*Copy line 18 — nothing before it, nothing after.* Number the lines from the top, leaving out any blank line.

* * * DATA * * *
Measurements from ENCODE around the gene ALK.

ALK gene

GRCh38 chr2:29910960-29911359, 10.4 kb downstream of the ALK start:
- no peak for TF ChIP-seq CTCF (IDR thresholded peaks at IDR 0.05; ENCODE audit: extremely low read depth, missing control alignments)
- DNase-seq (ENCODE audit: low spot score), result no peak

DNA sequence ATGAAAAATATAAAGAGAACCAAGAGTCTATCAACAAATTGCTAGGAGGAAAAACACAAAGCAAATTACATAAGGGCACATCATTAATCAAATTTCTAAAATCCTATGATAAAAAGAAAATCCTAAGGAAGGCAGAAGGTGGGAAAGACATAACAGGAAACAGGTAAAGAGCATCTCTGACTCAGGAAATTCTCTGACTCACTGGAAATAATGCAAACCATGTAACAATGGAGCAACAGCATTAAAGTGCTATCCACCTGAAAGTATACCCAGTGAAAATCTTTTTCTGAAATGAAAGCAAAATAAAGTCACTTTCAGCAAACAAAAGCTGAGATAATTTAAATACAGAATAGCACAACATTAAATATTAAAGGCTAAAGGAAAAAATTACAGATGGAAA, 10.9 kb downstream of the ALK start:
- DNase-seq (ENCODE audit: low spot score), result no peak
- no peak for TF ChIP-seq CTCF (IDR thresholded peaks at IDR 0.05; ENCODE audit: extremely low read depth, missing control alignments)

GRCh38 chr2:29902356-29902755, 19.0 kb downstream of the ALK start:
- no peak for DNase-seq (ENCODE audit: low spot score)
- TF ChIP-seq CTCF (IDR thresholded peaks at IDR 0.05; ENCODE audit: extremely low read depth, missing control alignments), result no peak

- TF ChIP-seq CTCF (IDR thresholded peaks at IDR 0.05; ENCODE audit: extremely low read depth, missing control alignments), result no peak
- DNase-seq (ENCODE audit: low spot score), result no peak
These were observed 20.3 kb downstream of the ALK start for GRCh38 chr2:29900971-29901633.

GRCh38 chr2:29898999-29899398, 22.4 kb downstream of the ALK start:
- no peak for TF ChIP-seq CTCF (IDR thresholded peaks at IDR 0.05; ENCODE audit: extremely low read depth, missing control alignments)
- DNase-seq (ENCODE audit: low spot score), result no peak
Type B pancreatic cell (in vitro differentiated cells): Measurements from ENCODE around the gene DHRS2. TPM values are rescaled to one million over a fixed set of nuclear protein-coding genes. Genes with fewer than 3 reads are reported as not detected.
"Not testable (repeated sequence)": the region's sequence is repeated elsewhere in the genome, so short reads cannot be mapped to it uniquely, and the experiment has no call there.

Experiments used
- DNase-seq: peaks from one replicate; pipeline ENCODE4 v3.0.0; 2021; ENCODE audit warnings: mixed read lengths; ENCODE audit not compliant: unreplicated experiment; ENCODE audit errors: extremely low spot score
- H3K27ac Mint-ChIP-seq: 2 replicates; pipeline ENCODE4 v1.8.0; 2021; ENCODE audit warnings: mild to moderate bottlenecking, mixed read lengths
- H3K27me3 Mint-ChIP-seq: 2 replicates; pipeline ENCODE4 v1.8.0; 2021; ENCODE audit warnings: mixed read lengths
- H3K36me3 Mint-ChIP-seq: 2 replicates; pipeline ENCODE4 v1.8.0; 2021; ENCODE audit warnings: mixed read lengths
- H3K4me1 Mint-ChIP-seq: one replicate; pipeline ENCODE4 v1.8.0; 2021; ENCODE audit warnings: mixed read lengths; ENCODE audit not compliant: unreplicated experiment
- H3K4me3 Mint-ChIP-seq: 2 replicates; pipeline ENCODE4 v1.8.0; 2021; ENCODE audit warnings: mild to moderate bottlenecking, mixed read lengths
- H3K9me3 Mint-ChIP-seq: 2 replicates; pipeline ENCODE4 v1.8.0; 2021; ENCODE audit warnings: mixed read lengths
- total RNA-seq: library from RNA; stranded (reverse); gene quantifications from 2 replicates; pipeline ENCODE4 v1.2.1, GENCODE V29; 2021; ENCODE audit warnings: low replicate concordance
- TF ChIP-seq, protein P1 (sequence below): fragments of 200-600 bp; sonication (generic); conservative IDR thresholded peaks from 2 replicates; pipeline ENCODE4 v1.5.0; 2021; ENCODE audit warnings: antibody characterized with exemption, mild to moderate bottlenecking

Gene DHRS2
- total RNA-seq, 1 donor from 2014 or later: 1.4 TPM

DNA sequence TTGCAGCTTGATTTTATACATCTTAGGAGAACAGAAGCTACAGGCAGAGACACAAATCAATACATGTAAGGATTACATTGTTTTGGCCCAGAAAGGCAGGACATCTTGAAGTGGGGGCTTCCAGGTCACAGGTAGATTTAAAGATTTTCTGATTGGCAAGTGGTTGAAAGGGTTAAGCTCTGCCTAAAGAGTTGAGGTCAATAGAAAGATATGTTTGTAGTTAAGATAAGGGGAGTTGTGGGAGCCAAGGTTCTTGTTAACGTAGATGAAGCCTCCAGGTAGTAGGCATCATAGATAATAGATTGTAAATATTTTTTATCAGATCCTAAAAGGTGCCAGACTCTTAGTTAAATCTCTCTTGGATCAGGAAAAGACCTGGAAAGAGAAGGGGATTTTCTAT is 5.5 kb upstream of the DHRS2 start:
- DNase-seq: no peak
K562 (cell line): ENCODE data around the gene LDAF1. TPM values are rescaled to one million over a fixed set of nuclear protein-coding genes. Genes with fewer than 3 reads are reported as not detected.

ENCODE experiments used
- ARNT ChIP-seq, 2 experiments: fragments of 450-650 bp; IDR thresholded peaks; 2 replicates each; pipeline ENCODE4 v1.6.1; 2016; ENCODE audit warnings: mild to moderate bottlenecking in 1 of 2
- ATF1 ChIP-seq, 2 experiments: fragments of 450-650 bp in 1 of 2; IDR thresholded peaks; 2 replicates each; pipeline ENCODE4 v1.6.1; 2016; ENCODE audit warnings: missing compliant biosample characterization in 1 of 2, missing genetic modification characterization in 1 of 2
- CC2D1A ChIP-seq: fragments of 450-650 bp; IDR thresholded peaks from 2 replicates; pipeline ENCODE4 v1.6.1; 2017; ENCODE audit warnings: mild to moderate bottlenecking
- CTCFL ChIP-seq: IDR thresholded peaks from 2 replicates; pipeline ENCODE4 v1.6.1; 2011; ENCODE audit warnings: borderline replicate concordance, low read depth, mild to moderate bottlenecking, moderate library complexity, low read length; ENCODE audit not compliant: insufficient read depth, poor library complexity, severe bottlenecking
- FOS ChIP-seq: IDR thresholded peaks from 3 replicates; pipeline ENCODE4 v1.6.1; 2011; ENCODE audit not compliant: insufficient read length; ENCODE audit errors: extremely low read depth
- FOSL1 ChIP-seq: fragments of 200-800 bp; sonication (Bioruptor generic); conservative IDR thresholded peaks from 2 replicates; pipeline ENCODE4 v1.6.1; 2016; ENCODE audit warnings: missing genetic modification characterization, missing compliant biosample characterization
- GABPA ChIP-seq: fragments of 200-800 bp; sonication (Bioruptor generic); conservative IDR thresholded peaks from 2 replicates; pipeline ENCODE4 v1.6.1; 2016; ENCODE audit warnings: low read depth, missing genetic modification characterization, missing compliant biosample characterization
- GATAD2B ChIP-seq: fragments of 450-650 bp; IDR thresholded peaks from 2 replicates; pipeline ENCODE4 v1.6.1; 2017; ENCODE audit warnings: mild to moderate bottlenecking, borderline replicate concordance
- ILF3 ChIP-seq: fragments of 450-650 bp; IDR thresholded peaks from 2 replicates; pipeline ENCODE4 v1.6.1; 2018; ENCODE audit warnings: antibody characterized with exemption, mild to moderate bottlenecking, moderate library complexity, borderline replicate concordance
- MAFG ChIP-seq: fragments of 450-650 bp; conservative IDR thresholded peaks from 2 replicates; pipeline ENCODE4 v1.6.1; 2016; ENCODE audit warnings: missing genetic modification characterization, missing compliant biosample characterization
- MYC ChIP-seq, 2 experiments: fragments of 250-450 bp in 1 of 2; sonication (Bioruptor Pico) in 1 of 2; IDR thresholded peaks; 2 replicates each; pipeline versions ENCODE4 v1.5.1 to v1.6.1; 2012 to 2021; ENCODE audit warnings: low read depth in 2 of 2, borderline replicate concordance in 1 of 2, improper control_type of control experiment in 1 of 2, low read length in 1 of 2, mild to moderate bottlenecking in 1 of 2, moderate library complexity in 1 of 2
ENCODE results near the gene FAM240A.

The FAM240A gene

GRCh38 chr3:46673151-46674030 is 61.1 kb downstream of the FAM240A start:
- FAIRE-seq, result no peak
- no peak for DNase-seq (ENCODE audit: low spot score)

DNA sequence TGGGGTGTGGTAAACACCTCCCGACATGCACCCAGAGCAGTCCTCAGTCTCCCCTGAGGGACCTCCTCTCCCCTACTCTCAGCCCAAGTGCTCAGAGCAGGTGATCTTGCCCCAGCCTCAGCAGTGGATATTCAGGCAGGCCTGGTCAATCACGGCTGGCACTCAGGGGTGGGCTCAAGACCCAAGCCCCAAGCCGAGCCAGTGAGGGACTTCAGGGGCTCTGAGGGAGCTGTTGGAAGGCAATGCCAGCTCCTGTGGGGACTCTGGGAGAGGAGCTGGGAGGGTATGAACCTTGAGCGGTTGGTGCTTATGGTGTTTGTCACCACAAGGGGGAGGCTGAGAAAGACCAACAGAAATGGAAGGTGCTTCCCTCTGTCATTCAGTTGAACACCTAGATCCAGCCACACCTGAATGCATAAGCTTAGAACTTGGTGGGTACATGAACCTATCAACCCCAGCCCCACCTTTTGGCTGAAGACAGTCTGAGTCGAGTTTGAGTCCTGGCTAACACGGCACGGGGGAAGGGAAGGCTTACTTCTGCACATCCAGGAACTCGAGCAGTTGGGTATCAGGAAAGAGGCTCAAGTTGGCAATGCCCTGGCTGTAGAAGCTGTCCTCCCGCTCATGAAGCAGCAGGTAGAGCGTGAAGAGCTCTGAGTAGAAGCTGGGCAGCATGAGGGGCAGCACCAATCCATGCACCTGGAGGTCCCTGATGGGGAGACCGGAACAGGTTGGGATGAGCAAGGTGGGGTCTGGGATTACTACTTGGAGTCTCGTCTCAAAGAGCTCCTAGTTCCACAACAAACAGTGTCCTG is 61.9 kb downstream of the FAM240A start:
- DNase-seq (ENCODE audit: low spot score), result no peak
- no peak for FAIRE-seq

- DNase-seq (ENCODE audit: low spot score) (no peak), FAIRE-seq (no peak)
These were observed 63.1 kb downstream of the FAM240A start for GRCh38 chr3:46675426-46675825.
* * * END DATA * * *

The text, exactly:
Type B pancreatic cell (in vitro differentiated cells): Measurements from ENCODE around the gene DHRS2. TPM values are rescaled to one million over a fixed set of nuclear protein-coding genes. Genes with fewer than 3 reads are reported as not detected.